Next we went through different scenarios that people visiting the site would want to take and organized them into groups. By having all of this information available in a visual format it was easier to organize, analyze and refer back to as the project continued moving forward.
At the end of the research phase we began sketching out possible designs and layouts to match the research that was done. We kept it simple by using a whiteboard and markers so that we could be loose and open with the process.
At the end of the project we split up to finish a few crucial tasks. We needed to have a working prototype of the new website design and a document that consolidated all of our research and ideas. With that document the Alliance could thoughtfully take the project in the way they felt was best.
I volunteered to work on the prototype because that was the part of the project that I was most excited about at the time. It started with wireframes of the design, no color and no images just to get the basic layout and structure. We started with the mobile website design since they wanted to focus on making it more accessible to the millennial generation primarily. After that was solidified we knew that it would be easy to scale up.
We wanted to make the home screen simple and personalized so that each person could feel like it was just for them when they visited the site. To do this we decided to ask them 2 questions that would help gauge their interest in coming to the website. The menu would be available in the navbar if they wanted to navigate to any other part of the website instead. We also made the donate button the primary action that would be visible at the top of every page in the navbar.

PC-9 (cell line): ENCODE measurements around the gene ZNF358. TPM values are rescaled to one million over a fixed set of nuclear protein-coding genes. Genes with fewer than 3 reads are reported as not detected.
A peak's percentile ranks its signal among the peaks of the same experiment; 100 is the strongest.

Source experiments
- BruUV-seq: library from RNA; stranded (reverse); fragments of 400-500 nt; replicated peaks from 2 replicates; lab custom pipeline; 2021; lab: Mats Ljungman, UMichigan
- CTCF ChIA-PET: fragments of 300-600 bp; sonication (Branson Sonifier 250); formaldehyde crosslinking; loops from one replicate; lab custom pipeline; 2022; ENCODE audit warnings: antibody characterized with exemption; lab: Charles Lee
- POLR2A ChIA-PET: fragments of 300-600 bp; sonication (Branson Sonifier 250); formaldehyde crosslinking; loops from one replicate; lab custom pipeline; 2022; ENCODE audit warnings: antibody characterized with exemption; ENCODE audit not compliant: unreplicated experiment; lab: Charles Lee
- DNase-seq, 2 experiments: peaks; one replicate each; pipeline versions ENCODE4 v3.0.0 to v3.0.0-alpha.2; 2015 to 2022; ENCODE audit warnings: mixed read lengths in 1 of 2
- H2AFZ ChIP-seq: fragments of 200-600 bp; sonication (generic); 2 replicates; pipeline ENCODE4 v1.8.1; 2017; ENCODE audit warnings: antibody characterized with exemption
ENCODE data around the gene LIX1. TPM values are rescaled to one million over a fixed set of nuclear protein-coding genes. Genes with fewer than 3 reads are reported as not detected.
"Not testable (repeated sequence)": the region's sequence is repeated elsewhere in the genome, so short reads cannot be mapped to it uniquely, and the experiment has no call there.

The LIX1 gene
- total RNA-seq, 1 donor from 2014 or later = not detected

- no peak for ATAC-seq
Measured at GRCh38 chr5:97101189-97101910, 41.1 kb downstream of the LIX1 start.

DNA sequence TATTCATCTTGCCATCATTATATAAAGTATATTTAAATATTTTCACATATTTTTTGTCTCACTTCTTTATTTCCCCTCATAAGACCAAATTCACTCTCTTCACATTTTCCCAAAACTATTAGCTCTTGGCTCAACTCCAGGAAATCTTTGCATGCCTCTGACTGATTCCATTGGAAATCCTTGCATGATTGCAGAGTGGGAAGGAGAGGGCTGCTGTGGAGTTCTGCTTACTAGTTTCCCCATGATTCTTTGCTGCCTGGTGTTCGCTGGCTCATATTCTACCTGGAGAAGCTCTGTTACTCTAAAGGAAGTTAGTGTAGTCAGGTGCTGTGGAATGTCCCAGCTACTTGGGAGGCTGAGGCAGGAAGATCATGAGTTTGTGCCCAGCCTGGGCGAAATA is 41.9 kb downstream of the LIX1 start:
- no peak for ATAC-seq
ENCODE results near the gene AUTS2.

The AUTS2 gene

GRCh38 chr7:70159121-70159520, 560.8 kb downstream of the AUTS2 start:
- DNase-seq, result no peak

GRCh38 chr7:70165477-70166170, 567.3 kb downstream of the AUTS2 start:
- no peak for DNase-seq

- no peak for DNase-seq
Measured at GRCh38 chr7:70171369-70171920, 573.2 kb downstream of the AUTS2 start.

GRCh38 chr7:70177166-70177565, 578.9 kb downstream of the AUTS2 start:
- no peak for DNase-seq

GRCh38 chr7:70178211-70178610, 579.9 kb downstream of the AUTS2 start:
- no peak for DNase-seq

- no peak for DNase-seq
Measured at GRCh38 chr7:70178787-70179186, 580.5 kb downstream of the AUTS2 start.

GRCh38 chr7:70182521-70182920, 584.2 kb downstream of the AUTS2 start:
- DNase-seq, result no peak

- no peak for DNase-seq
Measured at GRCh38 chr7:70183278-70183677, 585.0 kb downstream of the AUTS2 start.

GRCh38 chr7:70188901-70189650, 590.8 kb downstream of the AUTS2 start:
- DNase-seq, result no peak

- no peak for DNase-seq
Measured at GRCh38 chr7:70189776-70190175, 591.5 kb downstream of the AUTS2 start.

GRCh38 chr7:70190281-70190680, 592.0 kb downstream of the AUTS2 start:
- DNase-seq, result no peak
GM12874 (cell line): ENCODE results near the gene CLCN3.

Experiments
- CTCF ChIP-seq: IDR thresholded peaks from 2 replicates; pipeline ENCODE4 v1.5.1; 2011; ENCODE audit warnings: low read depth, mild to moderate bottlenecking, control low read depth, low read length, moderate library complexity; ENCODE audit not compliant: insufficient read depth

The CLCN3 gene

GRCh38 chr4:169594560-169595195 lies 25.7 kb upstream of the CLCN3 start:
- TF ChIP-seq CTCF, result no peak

After they answered the questions on the homepage they would be able to read about a real person in Mali who could use their help. They would be able to understand exactly what their donation was doing to help, even if it was just a few dollars. We always kept the goal in mind of keeping each page focused on the most relevant information and then giving options for people to explore and learn more if they wanted to.
After adding color and images to the prototype we began to test with people in the target audience. The biggest change that we discovered was for the homepage. People wanted the homepage to have more information about the organization and what it does so that they could make a more informed decision. We had wanted to keep it simple and focused on how they could help because we thought it would be a more focused and enjoyable experience. By combining our original idea with additional information about Ouelessebougou it had become a much better experience, and it was still very simple and easy to follow.
I was very happy with the way that the project went and the final products that we were able to create. Whether they are used or not is up to the Alliance, but we have presented our information and explained our reasoning behind it. We learned along the way how to create a better experience and how to work with a company that had a real need and it was a great experience!
Check out the high-fidelity prototype yourself to the right